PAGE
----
Contractors can subcontract work or hire assistants 

Contractors can hire a subcontractor to do the work or help do the work, and pay the costs for doing so. The payer has no say in who they hire.

Contractors purchase tools and equipment

Self-employed contractors supply their own tools and equipment required for a job, like a wrench or hammer, or a truck. They are responsible for repair, maintenance and insurance costs. Since they’ve made an investment in these tools, they retain the right over the use of them. Note: Sometimes skilled tradespeople who are employed also have to supply their own tools, like auto mechanics.

If you’re a contractor, you can deduct the cost of certain business expenses against your income, lowering your tax bill. We outline key deductions below.

Tax Deductions for Self-Employed Contractors

  • Accounting, bookkeeping and tax preparation fees
  • Bad debts
  • Business advertising and marketing
  • Car and truck expenses
  • Meals and entertainment
  • Office space
  • Supplies, tools and materials, like a power drill, hammer, measuring tape, paint or packing supplies.
  • Subcontractor salaries
  • Union dues and membership fees

There are also tax credits you can take advantage of.

Tax Credits for Self-Employed Contractors

Apprenticeship job creation tax credit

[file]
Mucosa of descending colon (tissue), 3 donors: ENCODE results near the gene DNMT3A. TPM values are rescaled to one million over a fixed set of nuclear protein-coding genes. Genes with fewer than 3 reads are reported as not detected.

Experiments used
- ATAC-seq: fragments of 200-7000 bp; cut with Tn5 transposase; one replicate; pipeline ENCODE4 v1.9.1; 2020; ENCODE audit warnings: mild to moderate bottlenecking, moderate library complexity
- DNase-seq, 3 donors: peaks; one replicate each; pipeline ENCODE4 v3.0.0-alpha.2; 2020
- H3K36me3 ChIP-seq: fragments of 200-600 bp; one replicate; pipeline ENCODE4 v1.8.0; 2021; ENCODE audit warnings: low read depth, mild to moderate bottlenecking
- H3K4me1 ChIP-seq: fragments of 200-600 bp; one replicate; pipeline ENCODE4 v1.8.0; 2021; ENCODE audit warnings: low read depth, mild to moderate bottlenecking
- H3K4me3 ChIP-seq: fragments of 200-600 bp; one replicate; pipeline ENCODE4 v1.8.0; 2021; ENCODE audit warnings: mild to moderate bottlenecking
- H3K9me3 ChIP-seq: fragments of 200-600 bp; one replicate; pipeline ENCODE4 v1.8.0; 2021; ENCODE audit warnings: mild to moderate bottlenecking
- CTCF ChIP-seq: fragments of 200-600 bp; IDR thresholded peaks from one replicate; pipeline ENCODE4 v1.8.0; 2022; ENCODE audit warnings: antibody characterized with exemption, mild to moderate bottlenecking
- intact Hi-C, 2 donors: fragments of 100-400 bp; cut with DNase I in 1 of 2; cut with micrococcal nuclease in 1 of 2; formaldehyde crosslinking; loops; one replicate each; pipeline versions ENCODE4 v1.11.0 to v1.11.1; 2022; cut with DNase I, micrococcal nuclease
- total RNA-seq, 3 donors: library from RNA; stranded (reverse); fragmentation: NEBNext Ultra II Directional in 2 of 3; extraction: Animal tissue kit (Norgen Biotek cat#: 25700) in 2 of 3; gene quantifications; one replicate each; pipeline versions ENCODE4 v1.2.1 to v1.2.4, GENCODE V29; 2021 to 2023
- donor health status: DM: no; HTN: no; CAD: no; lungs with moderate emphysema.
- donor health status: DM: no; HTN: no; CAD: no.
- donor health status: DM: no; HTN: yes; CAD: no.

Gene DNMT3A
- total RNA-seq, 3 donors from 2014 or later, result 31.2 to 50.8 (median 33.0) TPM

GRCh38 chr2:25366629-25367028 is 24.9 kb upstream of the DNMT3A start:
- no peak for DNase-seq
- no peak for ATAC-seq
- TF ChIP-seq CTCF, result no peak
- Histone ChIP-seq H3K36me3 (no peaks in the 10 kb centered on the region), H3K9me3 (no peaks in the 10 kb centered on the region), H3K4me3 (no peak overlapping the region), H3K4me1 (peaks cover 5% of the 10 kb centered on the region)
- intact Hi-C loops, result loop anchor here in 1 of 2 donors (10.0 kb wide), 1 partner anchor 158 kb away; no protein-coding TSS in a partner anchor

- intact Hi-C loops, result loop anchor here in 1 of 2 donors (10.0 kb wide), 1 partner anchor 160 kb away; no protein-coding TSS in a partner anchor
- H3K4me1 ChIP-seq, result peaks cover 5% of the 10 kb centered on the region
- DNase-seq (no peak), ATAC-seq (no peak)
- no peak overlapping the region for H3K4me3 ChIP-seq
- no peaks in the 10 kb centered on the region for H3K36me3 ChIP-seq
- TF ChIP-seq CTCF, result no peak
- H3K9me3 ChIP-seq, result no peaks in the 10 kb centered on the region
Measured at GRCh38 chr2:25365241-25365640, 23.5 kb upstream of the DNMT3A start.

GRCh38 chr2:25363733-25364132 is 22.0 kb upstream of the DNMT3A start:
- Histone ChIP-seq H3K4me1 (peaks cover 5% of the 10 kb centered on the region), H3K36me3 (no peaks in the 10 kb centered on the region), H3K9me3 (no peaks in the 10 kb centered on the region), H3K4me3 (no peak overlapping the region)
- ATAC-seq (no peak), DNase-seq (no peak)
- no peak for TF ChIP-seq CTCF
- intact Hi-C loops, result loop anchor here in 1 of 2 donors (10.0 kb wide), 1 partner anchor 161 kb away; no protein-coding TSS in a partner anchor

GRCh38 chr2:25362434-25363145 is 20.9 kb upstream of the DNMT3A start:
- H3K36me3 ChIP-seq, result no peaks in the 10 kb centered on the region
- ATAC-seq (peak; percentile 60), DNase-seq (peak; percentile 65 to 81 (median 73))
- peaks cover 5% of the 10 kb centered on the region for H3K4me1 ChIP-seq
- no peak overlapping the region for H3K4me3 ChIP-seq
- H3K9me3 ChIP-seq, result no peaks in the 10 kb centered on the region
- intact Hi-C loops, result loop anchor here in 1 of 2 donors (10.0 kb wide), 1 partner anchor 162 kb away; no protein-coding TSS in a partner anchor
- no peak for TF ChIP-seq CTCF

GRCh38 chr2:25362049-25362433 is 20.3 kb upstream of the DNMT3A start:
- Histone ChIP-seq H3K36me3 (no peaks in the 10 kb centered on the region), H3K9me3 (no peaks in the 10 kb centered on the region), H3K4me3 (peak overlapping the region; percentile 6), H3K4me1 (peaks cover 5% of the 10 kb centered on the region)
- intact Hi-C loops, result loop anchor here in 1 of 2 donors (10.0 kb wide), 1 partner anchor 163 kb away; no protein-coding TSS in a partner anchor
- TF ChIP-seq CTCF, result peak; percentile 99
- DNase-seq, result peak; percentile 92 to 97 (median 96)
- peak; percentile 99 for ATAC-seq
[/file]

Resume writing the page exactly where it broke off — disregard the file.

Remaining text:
If you own a small business that has hired an apprentice, you can claim 10% of their wages, up to a maximum of $2,000 per eligible employee. An eligible apprentice is someone who works for you in a qualifying trade in the first two years of their field of expertise. Any unused credit can be carried back three years and carried forward 20 years (to help offset larger tax bills).

Input tax credit

If your small business claims goods and services tax/harmonized sales tax (GST/HST), you may be able to recover GST/HST paid or payable on purchases and expenses related to your business, by claiming input tax credits. If you own a business and buy supplies for it, you can claim the entire amount of GST or HST paid for those items.

Investment credit

Did you buy new machinery or equipment for your business? You may be able to claim the investment tax credit. You can also claim unused investment credits from the previous 20 years on your current year’s taxes.

FBC, Helping Self-Employed Contractors Navigate Tax Season

If you’re looking for valuable tax tips, and accurate tax advice, talk to the tax experts at FBC.

Since 1952, the tax professionals at FBC have worked exclusively with small business owners, self-employed contractors, and those in the agricultural sector.

Over the last 65 years FBC has provided customized tax services to clients across the country, no matter how straightforward or complex. This includes tax preparation, business planning, bookkeeping, and financial planning.

For more information on FBC and the services we offer, call us today at 1-800-265-1002 or submit an online form and an FBC tax specialist will contact you at your earliest convenience.